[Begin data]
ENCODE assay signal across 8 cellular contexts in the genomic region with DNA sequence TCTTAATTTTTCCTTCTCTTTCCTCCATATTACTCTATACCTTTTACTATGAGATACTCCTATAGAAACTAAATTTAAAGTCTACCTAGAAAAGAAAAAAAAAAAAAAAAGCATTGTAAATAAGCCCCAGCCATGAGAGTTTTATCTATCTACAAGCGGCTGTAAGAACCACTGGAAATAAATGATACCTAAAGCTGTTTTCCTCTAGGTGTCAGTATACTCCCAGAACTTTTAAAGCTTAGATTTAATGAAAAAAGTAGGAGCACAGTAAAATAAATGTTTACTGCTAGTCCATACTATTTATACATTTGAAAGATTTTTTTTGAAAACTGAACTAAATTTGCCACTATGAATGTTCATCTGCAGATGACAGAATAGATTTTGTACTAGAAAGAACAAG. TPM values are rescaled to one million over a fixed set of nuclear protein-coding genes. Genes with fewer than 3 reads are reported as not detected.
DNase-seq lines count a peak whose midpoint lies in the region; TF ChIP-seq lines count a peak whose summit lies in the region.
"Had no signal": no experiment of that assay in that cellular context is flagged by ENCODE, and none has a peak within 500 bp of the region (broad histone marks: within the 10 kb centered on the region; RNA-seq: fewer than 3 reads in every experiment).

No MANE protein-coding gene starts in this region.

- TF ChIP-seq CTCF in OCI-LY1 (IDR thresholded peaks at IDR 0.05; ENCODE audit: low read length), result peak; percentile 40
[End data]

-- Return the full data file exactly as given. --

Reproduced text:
ENCODE assay signal across 8 cellular contexts in the genomic region with DNA sequence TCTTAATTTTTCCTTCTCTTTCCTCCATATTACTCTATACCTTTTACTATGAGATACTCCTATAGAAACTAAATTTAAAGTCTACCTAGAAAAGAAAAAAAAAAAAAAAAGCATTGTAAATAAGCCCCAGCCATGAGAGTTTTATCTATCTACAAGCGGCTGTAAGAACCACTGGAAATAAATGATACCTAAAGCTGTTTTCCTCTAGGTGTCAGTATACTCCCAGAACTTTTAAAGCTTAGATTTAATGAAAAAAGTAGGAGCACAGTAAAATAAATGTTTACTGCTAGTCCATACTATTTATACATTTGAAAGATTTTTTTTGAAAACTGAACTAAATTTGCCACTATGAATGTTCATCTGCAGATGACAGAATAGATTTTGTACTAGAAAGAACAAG. TPM values are rescaled to one million over a fixed set of nuclear protein-coding genes. Genes with fewer than 3 reads are reported as not detected.
DNase-seq lines count a peak whose midpoint lies in the region; TF ChIP-seq lines count a peak whose summit lies in the region.
"Had no signal": no experiment of that assay in that cellular context is flagged by ENCODE, and none has a peak within 500 bp of the region (broad histone marks: within the 10 kb centered on the region; RNA-seq: fewer than 3 reads in every experiment).

No MANE protein-coding gene starts in this region.

- TF ChIP-seq CTCF in OCI-LY1 (IDR thresholded peaks at IDR 0.05; ENCODE audit: low read length), result peak; percentile 40